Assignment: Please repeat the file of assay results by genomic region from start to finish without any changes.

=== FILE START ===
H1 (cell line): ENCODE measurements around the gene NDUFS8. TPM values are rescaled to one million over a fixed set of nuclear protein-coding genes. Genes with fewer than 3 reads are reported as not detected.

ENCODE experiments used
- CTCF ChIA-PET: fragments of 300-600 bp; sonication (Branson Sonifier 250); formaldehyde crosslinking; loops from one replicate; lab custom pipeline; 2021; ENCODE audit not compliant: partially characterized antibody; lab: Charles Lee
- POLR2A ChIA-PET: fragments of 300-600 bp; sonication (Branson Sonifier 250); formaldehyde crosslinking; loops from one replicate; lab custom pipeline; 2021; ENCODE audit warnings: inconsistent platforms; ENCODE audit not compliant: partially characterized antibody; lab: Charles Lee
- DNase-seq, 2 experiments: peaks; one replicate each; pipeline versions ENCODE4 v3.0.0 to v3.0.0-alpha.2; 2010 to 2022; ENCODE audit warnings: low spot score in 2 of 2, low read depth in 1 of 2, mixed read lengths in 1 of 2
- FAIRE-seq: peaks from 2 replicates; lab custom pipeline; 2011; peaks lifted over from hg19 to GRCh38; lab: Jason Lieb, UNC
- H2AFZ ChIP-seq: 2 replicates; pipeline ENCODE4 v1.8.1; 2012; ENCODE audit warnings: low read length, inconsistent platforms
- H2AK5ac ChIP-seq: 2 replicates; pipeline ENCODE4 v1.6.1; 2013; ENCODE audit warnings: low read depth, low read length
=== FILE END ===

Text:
H1 (cell line): ENCODE measurements around the gene NDUFS8. TPM values are rescaled to one million over a fixed set of nuclear protein-coding genes. Genes with fewer than 3 reads are reported as not detected.

ENCODE experiments used
- CTCF ChIA-PET: fragments of 300-600 bp; sonication (Branson Sonifier 250); formaldehyde crosslinking; loops from one replicate; lab custom pipeline; 2021; ENCODE audit not compliant: partially characterized antibody; lab: Charles Lee
- POLR2A ChIA-PET: fragments of 300-600 bp; sonication (Branson Sonifier 250); formaldehyde crosslinking; loops from one replicate; lab custom pipeline; 2021; ENCODE audit warnings: inconsistent platforms; ENCODE audit not compliant: partially characterized antibody; lab: Charles Lee
- DNase-seq, 2 experiments: peaks; one replicate each; pipeline versions ENCODE4 v3.0.0 to v3.0.0-alpha.2; 2010 to 2022; ENCODE audit warnings: low spot score in 2 of 2, low read depth in 1 of 2, mixed read lengths in 1 of 2
- FAIRE-seq: peaks from 2 replicates; lab custom pipeline; 2011; peaks lifted over from hg19 to GRCh38; lab: Jason Lieb, UNC
- H2AFZ ChIP-seq: 2 replicates; pipeline ENCODE4 v1.8.1; 2012; ENCODE audit warnings: low read length, inconsistent platforms
- H2AK5ac ChIP-seq: 2 replicates; pipeline ENCODE4 v1.6.1; 2013; ENCODE audit warnings: low read depth, low read length